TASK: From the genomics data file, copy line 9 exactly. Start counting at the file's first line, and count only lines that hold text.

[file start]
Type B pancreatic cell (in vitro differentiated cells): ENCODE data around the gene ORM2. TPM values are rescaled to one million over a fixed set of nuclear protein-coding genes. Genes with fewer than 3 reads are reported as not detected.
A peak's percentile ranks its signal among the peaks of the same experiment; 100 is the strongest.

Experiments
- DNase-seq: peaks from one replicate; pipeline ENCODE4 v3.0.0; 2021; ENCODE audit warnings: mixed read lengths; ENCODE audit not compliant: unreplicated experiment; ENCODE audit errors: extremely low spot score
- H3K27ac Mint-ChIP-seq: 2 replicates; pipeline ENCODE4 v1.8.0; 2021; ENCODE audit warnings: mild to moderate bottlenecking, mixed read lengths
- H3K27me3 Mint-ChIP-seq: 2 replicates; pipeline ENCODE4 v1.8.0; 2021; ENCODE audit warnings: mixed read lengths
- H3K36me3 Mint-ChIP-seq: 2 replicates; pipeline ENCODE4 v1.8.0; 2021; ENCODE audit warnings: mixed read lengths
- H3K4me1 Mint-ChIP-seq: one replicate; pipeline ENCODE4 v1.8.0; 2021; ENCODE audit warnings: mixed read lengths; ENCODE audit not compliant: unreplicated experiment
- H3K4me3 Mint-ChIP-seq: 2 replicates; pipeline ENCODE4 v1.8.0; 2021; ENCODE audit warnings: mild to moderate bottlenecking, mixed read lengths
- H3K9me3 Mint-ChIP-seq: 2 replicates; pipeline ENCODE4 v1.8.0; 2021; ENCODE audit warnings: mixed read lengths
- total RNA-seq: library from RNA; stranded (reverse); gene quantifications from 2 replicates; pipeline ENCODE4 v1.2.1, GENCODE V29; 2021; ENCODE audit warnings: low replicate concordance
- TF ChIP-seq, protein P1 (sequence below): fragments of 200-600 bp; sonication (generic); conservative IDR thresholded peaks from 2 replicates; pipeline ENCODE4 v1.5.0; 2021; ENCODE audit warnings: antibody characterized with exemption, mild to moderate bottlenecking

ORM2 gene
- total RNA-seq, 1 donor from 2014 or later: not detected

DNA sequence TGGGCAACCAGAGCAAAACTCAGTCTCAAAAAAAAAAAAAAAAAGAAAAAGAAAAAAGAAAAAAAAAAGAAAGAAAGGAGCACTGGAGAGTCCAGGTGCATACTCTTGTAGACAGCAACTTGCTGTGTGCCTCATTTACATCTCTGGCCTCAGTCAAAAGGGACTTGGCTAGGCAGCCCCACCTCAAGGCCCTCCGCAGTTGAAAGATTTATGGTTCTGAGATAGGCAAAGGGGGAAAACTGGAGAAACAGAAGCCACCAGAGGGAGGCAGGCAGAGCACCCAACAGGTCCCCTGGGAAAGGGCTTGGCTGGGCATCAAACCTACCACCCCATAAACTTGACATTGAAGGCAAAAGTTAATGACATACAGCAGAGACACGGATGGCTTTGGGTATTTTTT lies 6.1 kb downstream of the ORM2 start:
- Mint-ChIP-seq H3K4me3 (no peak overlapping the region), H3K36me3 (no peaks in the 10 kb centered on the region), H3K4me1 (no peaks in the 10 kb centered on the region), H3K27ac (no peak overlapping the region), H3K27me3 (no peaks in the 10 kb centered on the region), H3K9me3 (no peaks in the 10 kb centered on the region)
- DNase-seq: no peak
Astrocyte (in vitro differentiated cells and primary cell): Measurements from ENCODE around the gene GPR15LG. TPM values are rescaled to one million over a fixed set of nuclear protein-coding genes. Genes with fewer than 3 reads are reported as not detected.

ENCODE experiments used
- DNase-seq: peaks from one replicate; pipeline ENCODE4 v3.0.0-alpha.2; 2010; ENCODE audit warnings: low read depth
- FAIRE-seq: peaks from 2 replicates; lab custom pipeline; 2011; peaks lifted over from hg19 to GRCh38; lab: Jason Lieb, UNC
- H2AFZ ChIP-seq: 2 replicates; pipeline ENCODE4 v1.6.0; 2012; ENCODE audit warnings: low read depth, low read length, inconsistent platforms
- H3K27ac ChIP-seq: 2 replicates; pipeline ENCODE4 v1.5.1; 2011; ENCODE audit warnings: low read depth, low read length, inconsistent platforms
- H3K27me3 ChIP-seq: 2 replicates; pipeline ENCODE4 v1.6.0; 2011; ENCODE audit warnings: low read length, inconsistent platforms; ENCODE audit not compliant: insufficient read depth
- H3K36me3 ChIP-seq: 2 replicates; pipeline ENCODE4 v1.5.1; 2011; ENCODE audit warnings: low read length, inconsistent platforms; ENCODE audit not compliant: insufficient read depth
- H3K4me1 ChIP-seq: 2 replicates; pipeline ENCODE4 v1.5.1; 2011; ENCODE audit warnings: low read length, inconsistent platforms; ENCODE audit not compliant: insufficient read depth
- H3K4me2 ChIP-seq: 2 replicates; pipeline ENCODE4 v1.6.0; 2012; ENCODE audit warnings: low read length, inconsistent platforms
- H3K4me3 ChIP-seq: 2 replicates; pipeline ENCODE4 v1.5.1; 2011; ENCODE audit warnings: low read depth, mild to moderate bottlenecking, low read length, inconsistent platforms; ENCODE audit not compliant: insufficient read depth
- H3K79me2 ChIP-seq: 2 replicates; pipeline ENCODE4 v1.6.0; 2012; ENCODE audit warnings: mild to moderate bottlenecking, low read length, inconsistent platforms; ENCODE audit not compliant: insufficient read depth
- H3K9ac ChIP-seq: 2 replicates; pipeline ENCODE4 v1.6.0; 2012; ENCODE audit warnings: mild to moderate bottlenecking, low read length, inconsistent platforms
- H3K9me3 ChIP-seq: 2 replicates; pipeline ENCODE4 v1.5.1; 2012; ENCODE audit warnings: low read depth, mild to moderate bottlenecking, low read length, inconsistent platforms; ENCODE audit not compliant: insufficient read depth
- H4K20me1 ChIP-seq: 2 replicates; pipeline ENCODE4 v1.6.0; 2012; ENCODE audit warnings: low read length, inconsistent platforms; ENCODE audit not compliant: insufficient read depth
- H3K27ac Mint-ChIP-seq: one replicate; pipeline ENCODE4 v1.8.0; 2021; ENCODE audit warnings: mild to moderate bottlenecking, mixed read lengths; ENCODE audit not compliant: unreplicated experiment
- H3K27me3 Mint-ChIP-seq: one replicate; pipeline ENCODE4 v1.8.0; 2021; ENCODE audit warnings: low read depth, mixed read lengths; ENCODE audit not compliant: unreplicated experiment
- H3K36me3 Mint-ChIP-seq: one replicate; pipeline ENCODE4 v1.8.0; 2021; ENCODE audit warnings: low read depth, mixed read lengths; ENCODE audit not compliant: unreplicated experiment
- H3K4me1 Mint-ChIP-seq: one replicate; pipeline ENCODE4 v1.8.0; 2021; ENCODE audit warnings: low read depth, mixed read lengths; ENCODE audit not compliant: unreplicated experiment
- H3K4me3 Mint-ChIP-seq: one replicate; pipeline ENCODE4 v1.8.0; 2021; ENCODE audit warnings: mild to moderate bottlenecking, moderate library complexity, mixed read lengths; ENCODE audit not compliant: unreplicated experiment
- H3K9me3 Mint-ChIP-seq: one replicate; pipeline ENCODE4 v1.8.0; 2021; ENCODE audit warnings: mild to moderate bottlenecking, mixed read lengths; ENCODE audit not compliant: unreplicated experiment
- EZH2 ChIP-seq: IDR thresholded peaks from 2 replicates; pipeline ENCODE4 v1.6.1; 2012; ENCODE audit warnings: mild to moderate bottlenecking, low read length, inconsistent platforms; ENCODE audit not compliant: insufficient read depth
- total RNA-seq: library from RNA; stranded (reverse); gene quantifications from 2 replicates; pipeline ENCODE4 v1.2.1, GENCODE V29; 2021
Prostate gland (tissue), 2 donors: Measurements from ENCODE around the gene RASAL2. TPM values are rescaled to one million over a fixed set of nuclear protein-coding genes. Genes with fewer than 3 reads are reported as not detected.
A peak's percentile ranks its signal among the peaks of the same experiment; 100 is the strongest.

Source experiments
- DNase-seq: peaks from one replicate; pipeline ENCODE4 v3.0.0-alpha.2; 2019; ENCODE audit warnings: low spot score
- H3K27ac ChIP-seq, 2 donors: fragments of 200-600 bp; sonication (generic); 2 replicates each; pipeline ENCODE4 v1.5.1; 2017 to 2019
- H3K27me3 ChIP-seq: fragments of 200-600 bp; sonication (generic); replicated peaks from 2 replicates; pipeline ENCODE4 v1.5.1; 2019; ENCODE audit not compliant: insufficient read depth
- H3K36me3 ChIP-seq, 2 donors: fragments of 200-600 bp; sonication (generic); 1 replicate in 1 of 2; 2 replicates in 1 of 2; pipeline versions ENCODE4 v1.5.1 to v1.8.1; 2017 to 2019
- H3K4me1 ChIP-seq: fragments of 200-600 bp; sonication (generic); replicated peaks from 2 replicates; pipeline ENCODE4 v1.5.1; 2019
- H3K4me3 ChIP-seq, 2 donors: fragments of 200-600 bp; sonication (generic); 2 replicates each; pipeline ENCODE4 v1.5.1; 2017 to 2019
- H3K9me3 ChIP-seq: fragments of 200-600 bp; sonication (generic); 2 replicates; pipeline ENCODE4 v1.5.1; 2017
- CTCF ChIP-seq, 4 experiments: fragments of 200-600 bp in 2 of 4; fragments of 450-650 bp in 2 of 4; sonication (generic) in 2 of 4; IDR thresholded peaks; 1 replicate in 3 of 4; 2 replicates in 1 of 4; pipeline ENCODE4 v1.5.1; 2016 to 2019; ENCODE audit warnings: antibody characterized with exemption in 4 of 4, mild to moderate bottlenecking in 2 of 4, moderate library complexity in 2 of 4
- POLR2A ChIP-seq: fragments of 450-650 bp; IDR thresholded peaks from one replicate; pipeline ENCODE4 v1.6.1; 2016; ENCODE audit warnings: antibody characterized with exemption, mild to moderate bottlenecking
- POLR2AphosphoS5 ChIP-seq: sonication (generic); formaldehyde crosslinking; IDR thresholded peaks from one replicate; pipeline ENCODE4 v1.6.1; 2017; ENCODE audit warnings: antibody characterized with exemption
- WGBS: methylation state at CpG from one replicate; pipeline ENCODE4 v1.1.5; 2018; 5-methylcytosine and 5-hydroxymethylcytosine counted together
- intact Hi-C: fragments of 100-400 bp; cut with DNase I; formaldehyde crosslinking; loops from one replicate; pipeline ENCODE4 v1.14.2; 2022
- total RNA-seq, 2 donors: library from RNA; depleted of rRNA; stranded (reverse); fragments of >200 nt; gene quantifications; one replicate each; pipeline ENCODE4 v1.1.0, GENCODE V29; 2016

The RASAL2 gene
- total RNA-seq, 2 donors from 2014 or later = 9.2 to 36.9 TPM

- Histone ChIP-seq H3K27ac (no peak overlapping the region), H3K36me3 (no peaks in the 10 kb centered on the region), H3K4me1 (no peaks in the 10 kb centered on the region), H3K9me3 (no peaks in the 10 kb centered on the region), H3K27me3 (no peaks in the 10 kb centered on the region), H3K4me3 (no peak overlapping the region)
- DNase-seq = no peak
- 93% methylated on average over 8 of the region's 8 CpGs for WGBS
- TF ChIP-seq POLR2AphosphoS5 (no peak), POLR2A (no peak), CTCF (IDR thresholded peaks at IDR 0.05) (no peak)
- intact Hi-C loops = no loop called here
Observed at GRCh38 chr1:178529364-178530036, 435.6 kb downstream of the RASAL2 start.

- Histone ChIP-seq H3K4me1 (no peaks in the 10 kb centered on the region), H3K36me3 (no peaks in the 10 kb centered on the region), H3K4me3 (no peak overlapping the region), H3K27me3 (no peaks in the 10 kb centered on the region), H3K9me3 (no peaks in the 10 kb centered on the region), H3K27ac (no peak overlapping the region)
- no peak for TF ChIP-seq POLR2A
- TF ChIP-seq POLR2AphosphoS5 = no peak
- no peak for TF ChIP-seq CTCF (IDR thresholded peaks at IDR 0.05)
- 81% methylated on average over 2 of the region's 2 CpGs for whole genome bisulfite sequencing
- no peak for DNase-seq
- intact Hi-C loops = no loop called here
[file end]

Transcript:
- H3K4me3 Mint-ChIP-seq: 2 replicates; pipeline ENCODE4 v1.8.0; 2021; ENCODE audit warnings: mild to moderate bottlenecking, mixed read lengths